How full is your cup today?
In our clinic, we utilize a lot of tools and strategies to help the kids we see understand their emotions, feelings, and current state of being in ways that are relatable to them. We often talk about feelings in colors or animals (like sadness being a big, blue, heavy elephant sitting on your heart,) and we try to give kids the tools they need in order to express the way they are feeling in a way that is conducive and appropriate to his or her environment. One of my favorite tools that we use with our kids is the notion that there is a cup that lives within us and is filled or emptied by everything we do, every single day. It’s fun for kids to draw pictures of what they think this cup may look like, and their imaginations never disappoint.
Once we’ve imagined what this cup looks like, we talk about the different choices we make that personally fill or empty our cups. The things that fill a child’s cup might be playing with friends, eating a preferred food, earning screen time, and playing sports. The things that might empty a child’s cup could be getting in trouble/grounded, getting in an argument with a friend, or being in a space that is too loud or busy. Discussing these at a personal level helps children understand their own role in filling or emptying their cups.
Once we have talked about this enough for it to start making sense, we can start applying it to everyday scenarios in a way that gives children the ability to express their feelings in a positive way. We use modeling techniques in order to help children find the verbiage within themselves to express the current state of their cup and what they might need in order to adjust or “even out.” An example of this might be “Mom, my cup got really empty running errands today. It was too loud and too busy. I tried really hard to be patient, but I feel like I need some alone time when we get home to refill my cup.” I encourage children to draw pictures or describe what it looks like to have an empty cup—tired, defeated, sad, or even slightly sick or unwell inside. We describe this in colors, animals, or even video game characters so they can start to recognize and identify this state of being before it becomes out of control. Alternatively, we talk about what a full and happy cup looks like—content, excited, calm, and ready to go. A full cup looks like a well-oiled car on a racetrack, ebbing and flowing with all of the bumps and curves in the road. A full cup feels good inside and helps us have good thoughts about those around us.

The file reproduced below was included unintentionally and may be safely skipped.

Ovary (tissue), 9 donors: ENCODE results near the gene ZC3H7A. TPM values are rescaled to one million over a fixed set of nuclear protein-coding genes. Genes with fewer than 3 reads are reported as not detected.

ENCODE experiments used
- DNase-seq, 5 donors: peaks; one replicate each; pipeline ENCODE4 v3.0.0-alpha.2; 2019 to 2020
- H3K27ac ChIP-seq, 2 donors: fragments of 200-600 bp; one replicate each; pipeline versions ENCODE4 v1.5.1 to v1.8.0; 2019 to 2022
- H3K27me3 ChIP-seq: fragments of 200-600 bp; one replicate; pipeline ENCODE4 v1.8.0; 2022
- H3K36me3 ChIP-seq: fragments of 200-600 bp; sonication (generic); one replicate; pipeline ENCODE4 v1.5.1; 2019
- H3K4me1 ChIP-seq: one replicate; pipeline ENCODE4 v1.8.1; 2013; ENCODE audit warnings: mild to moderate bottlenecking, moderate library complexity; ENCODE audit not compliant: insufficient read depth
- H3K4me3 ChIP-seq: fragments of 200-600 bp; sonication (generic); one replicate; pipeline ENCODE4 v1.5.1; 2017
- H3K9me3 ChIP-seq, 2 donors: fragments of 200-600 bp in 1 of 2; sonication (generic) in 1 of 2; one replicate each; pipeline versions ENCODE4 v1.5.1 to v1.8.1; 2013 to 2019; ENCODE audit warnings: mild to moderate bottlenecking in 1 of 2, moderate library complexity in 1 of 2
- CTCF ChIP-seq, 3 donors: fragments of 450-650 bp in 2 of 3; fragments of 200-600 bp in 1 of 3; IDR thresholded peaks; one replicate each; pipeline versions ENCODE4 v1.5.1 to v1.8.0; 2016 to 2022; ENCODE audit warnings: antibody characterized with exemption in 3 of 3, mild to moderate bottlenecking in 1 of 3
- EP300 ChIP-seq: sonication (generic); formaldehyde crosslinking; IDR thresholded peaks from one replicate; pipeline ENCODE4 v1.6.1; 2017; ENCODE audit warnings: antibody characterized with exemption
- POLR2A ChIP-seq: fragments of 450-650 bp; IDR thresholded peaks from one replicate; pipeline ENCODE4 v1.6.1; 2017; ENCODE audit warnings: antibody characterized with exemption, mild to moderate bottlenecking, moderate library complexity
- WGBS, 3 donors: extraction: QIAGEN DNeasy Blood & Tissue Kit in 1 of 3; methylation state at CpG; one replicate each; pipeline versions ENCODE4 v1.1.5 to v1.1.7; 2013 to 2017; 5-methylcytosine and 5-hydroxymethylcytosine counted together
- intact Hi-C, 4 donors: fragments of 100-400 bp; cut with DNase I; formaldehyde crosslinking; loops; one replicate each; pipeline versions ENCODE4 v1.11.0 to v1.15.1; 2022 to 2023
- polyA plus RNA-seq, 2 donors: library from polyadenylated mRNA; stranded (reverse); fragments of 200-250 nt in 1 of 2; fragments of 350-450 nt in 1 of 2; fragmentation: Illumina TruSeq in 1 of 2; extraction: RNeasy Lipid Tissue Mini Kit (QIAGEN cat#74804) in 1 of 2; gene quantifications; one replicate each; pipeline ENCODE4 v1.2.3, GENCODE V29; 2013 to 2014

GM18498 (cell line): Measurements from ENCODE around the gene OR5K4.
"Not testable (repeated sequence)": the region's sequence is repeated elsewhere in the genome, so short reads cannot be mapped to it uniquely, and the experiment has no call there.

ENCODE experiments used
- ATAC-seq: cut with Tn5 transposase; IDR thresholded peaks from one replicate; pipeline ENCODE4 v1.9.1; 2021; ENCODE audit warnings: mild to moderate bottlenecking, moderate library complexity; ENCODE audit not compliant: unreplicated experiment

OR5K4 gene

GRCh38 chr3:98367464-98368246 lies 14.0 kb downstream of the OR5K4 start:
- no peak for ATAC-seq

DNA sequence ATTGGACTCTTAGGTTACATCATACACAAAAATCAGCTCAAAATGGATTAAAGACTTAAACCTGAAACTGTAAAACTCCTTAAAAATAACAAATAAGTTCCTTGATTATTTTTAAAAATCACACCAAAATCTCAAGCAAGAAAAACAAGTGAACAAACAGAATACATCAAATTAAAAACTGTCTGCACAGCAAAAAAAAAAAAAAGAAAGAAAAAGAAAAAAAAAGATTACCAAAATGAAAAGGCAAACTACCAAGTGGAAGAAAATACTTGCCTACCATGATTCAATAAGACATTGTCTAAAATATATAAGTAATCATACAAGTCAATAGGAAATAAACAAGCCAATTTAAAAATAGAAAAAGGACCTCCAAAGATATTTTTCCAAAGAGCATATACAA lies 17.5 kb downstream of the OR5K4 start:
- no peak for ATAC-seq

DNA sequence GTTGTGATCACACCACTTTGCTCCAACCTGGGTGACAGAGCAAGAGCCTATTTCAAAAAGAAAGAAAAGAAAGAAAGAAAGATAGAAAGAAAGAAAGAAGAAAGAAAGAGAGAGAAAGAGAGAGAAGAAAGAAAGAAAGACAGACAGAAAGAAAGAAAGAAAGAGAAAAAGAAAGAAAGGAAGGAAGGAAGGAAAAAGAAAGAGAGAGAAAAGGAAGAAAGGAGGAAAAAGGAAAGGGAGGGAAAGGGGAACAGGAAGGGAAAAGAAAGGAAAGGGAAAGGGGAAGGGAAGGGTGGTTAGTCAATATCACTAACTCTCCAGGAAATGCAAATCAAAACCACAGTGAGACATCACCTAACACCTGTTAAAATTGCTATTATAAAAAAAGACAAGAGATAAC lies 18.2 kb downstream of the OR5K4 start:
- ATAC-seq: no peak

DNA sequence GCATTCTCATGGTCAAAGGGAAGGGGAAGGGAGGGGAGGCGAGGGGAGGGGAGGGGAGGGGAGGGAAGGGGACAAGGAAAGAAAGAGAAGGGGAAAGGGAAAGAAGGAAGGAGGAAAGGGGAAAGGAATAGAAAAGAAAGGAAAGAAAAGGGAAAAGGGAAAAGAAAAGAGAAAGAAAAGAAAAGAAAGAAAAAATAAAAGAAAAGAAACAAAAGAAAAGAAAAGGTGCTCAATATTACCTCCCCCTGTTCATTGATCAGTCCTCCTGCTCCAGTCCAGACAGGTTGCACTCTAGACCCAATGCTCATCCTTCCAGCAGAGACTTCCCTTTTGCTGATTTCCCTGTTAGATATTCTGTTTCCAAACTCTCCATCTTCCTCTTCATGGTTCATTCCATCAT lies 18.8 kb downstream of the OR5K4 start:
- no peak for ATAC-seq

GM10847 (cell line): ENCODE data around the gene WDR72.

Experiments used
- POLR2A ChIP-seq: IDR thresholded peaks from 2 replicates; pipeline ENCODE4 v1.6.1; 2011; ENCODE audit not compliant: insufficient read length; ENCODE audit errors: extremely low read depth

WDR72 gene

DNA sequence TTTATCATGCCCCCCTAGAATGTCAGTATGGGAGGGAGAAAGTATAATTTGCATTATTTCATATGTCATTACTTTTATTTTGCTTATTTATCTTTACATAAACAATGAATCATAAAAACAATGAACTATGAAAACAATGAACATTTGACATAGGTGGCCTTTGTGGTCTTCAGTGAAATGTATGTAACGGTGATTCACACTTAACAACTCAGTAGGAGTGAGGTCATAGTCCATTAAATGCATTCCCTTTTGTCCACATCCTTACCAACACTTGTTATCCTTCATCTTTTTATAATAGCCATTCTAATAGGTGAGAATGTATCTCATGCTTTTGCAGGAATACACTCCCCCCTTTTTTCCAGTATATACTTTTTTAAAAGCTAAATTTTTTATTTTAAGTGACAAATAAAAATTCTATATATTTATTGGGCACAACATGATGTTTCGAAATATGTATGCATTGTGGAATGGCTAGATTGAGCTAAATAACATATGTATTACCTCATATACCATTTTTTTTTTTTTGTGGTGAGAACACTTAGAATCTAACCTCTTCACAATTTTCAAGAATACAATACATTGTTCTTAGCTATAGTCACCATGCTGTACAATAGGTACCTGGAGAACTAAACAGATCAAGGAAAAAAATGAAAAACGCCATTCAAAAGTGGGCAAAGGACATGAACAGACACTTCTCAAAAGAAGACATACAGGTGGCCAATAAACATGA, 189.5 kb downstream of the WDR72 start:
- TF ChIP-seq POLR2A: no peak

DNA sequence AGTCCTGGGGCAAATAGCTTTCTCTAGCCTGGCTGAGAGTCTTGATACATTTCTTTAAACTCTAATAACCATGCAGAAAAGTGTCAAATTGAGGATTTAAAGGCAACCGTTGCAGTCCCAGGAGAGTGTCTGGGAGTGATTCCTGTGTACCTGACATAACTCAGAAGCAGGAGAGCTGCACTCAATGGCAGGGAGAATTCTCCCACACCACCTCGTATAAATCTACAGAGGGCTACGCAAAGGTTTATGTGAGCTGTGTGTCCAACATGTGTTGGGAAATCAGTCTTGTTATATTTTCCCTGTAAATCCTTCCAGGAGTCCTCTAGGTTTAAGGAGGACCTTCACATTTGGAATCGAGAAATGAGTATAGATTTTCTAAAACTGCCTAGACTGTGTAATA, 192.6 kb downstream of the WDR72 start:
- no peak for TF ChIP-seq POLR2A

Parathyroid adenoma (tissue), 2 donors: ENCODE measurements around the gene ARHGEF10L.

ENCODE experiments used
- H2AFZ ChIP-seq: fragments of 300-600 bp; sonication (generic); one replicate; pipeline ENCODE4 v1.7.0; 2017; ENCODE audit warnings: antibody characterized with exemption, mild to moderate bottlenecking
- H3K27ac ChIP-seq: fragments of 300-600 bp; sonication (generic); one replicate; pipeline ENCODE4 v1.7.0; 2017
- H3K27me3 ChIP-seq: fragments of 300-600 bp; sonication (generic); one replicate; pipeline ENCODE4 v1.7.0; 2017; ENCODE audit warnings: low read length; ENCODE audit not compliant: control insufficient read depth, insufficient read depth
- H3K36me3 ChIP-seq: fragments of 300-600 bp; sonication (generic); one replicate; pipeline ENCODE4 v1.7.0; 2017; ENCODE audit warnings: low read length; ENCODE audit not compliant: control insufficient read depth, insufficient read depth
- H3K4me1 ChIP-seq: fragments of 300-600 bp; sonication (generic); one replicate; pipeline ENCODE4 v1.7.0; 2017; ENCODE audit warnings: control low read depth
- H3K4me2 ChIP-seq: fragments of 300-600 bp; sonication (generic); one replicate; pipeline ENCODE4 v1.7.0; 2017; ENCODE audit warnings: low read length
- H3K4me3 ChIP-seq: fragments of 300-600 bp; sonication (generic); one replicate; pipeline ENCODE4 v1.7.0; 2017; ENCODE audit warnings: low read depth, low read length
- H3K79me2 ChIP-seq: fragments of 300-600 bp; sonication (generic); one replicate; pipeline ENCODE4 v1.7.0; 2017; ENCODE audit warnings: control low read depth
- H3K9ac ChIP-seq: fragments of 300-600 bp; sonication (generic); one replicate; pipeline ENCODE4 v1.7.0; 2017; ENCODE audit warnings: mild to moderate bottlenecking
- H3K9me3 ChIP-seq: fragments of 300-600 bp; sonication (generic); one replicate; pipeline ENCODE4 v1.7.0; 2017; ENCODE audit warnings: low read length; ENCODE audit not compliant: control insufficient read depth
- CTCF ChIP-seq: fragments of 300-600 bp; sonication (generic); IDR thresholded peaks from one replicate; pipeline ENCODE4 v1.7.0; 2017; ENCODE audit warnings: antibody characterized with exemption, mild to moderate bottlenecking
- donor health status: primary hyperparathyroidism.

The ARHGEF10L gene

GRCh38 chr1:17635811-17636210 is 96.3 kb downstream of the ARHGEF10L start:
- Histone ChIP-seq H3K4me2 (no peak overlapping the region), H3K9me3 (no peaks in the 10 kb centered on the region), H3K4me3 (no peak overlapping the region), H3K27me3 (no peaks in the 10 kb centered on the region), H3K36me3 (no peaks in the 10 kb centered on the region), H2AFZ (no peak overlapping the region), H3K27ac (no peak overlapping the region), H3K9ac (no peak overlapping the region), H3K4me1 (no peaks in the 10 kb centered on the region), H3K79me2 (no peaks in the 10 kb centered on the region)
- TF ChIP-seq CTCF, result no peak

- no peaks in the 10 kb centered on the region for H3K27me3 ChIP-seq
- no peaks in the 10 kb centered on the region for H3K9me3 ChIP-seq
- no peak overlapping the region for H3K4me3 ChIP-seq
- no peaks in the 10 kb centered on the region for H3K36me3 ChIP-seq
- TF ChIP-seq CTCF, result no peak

The next step in applying this to our everyday lives is to understand how our choices can impact the cups of those we love. We talk about the things that the kids believe fill up the cups of their parents, caregivers, teachers, siblings, and other loved ones. We talk about choices that we can make in order to help fill the cups of those we love when it seems like maybe their cups are running a little low. A hug, a compliment, a smile, or an act of service can go a really long way when someone’s cup needs a little boost. We help our kids learn to recognize what it might look like when their mom or sister or teacher has an empty cup so they can lend a little pour if they have some extra love to give.
We really encourage this conversation to be socialized amongst the family, and help this verbiage to be adopted into everyday life. It makes it easier for children to understand changing moods and emotions when a concrete and consistent tool is applied to it. For example, a death in the family can cause a lot of emotions and really big feelings to enter a household. But if the cup strategy has been applied, it can be explained to the child/children that when we experience a big loss, our cups might be emptied for longer than normal. We feel really sad and it takes extra “filling back up” in order for our cups to get back to a happy level. We can ask for patience and extra space in order for our family members to be patient with our cups and help us to fill our cups back up when they can.
Which brings me to the final (and arguably most important) point of understanding regarding the cup that lives inside of us—it’s impossible to fill someone else’s cup if our cup isn’t full. I’m talking to you, mama, daddy, grandparents, teachers. We must lead by example and make sure we are taking care of our own cups before we can expect ourselves to fill the cups of those we love. By adopting this principle into our homes, we allow safety and freedom in expressing when our cups are running low. We can lead by example by sharing true and honest feelings with our children, significant others, family members, and even coworkers by choosing to “check in with our cups” when needed and ask ourselves what we need in order to feel full.
Taking time for ourselves and filling our cups isn’t a selfish act, at all. In fact, it’s quite the opposite. Taking the time to fill our own cups and learning how to practice asking those around us for help when we need it allows us to lead by example for the tiny eyes watching us. It also allows us to soak up enough juicy goodness into our own cups that we may have enough to share with those around us.
I challenge you to talk about our full and empty cups with those you love at home. Get silly, draw pictures, talk about the things that feel warm and soothing like hot chocolate and the things that feel rough and dry like sandpaper.
Check in with your family, your friends, and, most importantly, yourself.